Marriage and family law in biblical times favoured men over women. For example, a husband could divorce a wife if he chose to, but a wife could not divorce a husband without his consent. The practice of levirate marriage applied to widows of childless deceased husbands, not to widowers of childless deceased wives; though if either he or she didn’t consent to the marriage, a different ceremony called chalitzah is done instead, which basically involves the widow removing her brother-in-law’s shoe, spitting on it, and proclaiming, “This is what happens to someone who will not build his brother’s house!”
Laws concerning the loss of female virginity have no male equivalent. These and other gender differences found in the Torah suggest that women were subordinate to men during biblical times, however, they also suggest that biblical society viewed continuity, property, and family unity as paramount. However, men had specific obligations they were required to perform for their wives. These included the provision of clothing, food, and sexual relations to their wives.
Women also had a role in ritual life. Women (as well as men) were required to make a pilgrimage to the Temple in Jerusalem once a year (men each of the three main festivals if they could) and offer the Passover sacrifice. They would also do so on special occasions in their lives such as giving a todah (“thanksgiving”) offering after childbirth. Hence, they participated in many of the major public religious roles that non-Levitical men could, albeit less often and on a somewhat smaller and generally more discreet scale.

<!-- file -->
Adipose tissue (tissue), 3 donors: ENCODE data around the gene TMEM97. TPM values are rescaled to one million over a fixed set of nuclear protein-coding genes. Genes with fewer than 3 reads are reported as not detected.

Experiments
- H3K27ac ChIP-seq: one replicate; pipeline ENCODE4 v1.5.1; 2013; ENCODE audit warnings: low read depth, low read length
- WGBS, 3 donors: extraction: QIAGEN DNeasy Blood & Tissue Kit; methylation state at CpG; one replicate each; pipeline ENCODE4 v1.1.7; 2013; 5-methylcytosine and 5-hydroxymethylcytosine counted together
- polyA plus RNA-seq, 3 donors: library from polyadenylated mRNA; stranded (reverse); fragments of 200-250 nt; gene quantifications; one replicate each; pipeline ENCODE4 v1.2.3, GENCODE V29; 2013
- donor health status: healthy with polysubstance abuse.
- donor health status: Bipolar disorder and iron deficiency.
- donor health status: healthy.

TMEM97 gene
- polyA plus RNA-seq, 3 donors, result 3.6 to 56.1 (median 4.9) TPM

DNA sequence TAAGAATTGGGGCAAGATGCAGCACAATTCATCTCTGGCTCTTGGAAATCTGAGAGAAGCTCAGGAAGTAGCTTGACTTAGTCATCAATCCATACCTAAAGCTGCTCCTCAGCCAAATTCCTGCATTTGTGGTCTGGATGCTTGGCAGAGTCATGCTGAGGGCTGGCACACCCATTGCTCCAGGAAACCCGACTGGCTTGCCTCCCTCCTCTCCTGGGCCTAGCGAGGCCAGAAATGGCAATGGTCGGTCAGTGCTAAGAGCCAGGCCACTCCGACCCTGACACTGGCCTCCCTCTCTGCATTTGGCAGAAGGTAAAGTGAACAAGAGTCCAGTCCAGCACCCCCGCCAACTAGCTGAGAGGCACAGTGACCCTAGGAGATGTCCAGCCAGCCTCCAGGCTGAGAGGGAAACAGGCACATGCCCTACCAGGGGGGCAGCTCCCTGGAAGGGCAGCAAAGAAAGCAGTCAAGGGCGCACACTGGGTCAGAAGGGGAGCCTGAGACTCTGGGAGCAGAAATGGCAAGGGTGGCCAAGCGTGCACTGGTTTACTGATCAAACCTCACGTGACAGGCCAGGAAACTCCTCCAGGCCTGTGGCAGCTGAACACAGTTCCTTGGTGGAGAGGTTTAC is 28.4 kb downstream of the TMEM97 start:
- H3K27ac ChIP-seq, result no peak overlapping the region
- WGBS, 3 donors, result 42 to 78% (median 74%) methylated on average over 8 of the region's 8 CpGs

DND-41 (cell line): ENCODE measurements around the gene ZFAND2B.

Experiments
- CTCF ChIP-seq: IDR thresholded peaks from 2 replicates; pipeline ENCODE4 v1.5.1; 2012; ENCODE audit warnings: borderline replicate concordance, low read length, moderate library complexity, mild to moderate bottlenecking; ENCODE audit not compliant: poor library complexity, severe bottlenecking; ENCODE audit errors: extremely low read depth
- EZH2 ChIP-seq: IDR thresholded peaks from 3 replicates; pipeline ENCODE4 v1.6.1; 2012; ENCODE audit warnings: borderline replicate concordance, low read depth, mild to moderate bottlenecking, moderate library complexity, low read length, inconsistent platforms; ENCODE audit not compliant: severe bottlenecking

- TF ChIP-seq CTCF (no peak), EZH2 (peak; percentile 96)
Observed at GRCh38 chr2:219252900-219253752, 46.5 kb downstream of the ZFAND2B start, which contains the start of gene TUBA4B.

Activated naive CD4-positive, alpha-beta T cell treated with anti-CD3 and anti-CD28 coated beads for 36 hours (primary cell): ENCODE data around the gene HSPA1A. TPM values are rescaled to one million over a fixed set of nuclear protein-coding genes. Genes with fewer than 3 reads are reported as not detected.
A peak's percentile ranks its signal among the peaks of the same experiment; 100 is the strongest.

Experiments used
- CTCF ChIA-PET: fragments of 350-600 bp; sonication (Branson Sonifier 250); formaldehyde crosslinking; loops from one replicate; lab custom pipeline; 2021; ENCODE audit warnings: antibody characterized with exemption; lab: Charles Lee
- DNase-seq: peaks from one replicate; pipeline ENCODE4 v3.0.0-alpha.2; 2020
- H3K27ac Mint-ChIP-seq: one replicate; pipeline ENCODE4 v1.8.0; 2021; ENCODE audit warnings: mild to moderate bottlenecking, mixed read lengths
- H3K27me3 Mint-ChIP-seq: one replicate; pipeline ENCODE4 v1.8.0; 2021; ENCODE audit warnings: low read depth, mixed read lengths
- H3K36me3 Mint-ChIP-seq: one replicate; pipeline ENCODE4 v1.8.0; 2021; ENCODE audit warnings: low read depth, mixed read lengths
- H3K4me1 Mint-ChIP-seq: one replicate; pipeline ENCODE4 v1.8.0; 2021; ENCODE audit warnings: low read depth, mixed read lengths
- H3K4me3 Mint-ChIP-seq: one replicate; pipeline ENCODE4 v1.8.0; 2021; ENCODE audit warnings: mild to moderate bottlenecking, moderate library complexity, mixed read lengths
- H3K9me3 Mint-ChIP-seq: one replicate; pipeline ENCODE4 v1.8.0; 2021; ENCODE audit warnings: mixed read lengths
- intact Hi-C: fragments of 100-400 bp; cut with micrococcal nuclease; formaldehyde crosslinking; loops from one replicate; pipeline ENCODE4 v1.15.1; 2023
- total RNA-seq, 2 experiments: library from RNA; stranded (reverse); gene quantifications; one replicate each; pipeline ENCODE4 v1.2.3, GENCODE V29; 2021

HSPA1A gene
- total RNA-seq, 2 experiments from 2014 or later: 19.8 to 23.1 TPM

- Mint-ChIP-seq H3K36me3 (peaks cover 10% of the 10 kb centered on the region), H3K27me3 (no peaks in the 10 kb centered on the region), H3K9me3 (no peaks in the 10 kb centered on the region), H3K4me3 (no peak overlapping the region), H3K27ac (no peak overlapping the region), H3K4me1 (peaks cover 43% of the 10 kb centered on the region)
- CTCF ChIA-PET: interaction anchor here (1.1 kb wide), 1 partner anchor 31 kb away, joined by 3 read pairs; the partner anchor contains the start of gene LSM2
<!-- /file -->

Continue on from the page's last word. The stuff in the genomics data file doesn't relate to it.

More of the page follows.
Women depended on men economically. Women generally did not own property except in the rare case of inheriting land from a father who didn’t bear sons. Even “in such cases, women would be required to remarry within the tribe so as not to reduce its land holdings.”
Traditionally, Jewish “men and women pray separately. This goes back to ancient times when women could go only as far as the second court of the Temple.” The reason for this is so that the men do not gaze at the women (which in itself can be a sin) and get distracted from their prayers.